Source: Vintage & Vine/Liquid Library  Price: $48  Drink: Now-2010

Web: www.domainechristianmoreau.com

Denis Pommier Chablis 2005

June 18, 2007

img_3025.jpgDenis and Isabelle Pommier’s domaine is based in the tiny village of Poinchy, a few kilometres west of Chablis, and consists of small holdings in different Chablis appellations including the Premier Crus Fourchaume, Côte de Léchet and Beauroy. Three hectares of 25 year old vines supply the grapes for the basic Chablis which is completely vinified in stainless steel tanks. After resting on lees for 6 months the wine undergoes another year of bottle ageing to add more complexity. The result is a wine with an open, high-toned nose with fresh citrus, pear and floral tones. The palate is round, rich and textural giving way to a crunchy mineral acidity that rolls around the mouth and lingers on the finish. This is a perfectly balanced wine with depth and complexity that shows how good generic Chablis really can be. 90 points.

Source: Vintage & Vine/Liquid Library  Price: $45  Drink: Now-2010

Web: www.denis-pommier.com

William Fevre Petit Chablis 2005

May 22, 2007

img_2920.jpgFor a long time the different appellations of Chablis have been classified along geological lines. Chablis – including the Grand- and Premier Crus – was restricted to vineyards on Kimmeridgian marl while vineyards on the harder Portlandian limestone soils could only be classed for Petit Chablis. Several extensions of the classifications boundaries according to site and exposition instead of geological origins have resulted in the upgrade from Petit Chablis to Chablis and the appearance of new Premier Crus, leading to an ongoing debate on the definition of true Chablis. There is no doubt that more factors than soil alone are involved in the quality of the wines as there is no doubt about the differences in quality between the Chablis appellations. In respect to this Petit Chablis sits at the bottom of the hierarchy but because of its friendlier price it offers a good introduction to this wine-style for many people. The Fèvre Petit Chablis forms no exception on this rule. The nose is very fresh with dominant citrus and floral aromas. Zesty acidity displays the same freshness on the palate and a soft and buttery mouthfeel keeps it all in balance. Overall the wine lacks the real intensity and length to make it more than a pleasant drink but it’s definitely not bad for a Petit Chablis. 85 points.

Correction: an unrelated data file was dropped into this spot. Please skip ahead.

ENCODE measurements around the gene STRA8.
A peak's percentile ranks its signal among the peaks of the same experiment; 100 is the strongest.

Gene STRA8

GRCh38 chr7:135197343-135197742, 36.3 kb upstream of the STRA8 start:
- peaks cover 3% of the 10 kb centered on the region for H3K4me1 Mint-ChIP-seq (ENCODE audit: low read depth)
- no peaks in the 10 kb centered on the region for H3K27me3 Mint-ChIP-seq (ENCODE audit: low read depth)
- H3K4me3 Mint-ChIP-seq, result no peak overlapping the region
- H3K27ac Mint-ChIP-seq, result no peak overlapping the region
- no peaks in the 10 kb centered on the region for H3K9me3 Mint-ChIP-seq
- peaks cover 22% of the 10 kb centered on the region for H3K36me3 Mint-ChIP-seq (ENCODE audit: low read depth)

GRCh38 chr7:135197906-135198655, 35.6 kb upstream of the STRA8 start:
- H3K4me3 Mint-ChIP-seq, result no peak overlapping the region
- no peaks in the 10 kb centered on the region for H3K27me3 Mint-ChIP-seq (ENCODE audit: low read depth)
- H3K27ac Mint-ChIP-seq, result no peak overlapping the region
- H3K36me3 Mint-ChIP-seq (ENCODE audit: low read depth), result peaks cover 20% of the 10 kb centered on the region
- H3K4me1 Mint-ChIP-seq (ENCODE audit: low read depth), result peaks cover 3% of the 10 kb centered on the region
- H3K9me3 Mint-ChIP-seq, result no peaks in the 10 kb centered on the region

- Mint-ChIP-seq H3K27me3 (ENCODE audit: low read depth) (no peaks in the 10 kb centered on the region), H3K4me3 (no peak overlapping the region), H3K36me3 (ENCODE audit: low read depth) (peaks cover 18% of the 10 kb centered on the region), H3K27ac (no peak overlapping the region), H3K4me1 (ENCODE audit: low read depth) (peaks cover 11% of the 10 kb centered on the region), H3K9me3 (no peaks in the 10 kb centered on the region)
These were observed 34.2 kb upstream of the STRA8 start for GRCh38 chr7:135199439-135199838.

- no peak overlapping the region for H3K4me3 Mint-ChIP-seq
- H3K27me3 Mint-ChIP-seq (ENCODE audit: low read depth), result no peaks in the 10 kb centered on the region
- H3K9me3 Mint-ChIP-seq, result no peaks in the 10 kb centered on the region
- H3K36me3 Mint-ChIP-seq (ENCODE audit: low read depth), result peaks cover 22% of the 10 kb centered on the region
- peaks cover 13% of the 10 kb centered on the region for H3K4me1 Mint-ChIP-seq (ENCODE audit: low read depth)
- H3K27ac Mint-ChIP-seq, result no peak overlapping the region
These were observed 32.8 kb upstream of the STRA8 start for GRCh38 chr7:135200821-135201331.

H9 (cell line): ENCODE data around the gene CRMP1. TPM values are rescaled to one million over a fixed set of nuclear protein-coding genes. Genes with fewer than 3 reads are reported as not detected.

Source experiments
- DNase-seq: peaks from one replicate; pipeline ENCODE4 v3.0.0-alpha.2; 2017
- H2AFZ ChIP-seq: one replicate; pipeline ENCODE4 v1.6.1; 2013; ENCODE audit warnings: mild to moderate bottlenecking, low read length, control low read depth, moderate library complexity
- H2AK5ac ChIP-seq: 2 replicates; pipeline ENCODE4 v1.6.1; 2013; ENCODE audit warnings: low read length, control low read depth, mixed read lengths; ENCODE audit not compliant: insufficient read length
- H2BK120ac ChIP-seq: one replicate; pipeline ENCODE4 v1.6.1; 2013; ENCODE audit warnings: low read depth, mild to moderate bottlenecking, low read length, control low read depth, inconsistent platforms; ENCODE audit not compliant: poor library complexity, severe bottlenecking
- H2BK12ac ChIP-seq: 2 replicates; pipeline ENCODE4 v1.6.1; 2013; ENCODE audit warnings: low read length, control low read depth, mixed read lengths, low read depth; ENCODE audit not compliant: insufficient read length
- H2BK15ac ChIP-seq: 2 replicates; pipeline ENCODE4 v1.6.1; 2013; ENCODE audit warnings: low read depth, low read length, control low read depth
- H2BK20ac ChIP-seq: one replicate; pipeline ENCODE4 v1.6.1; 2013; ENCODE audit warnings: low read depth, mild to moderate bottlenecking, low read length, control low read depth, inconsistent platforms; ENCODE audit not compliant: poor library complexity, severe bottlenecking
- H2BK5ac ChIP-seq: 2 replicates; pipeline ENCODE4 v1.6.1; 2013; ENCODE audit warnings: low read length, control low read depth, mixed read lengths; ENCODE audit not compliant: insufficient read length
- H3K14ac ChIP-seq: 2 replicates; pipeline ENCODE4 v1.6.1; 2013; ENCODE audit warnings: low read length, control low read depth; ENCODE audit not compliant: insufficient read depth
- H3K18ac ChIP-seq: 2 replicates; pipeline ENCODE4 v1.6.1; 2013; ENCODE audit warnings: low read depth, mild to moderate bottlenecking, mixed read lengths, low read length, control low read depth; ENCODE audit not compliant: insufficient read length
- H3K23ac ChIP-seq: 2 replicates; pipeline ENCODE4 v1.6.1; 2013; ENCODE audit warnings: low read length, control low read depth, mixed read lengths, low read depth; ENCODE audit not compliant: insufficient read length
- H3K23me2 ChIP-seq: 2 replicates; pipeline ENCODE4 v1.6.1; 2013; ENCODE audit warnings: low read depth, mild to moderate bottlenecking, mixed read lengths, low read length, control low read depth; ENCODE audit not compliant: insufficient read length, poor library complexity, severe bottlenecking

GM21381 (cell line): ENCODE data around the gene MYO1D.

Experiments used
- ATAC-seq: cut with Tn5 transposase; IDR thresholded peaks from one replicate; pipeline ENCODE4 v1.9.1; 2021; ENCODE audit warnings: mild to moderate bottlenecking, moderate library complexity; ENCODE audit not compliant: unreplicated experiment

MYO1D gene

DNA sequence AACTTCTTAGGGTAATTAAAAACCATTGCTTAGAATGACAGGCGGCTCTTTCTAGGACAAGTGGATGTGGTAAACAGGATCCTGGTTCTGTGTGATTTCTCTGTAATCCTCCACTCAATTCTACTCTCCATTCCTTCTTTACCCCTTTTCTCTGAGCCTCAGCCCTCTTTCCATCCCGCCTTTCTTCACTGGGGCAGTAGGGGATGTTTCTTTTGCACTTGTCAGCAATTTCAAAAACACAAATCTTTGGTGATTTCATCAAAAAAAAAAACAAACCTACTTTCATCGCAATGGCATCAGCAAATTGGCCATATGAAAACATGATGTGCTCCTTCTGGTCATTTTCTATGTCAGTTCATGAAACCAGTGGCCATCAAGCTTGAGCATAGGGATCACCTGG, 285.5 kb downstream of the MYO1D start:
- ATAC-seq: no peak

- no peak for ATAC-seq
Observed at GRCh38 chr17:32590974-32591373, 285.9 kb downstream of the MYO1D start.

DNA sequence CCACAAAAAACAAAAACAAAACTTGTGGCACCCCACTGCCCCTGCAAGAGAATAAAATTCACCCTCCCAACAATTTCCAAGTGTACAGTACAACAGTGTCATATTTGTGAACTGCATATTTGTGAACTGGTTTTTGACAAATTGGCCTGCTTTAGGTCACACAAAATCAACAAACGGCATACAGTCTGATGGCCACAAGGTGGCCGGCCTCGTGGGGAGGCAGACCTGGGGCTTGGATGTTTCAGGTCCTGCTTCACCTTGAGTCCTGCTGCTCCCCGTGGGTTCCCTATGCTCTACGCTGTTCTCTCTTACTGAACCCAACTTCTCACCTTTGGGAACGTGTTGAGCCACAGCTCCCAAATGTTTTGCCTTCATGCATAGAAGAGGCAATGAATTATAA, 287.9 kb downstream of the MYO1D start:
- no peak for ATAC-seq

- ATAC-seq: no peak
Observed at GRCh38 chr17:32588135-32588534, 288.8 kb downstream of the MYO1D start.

Source: Negociants Australia  Price: $30 Drink: Now

Web: www.williamfevre.fr

William Fevre Chablis Fourchaume 2004

May 21, 2007

img_2916.jpgChardonnay is a versatile grape-variety that comes in different guises. It can be moulded very easily by for example the use of oak, lees stirring and malolactic fermentation and is highly adaptable to a wide range of climates and soils, all contributing to an enormous array of different wines. Oaked and buttery Chardonnays remain the benchmark in Australia but the more elegant ‘cool-climate’ examples are getting increasingly popular and are often referred to as ‘Chablis-like’. It is true that Chablis is more racy and mineraly than the fuller and more generous styles of the Côte d’Or. In reality it’s not that simple. Raciness, acidity and crispness alone would make mean wines, so good Chablis also needs enough ripe fruit to get the right balance. It is this precious equilibrium that makes good Chablis unique and so hard to imitate. The 2004 Fourchaume from William Fèvre is a perfect example of this style. Its delicate nose displays white flowers, lively fruit characters and a touch of vanilla. It is the palate that reveals the true Chablis though with zesty and mineral acidity running underneath a broad, fleshy and buttery surface. The intensity and concentration of the fruit combined with a finish that seems to go on forever make this wine good value white Burgundy compared with its Côte d’Or counterparts. 90 points.

Source: Negociants Australia  Price: $79  Drink: Now-2010

Web: www.williamfevre.fr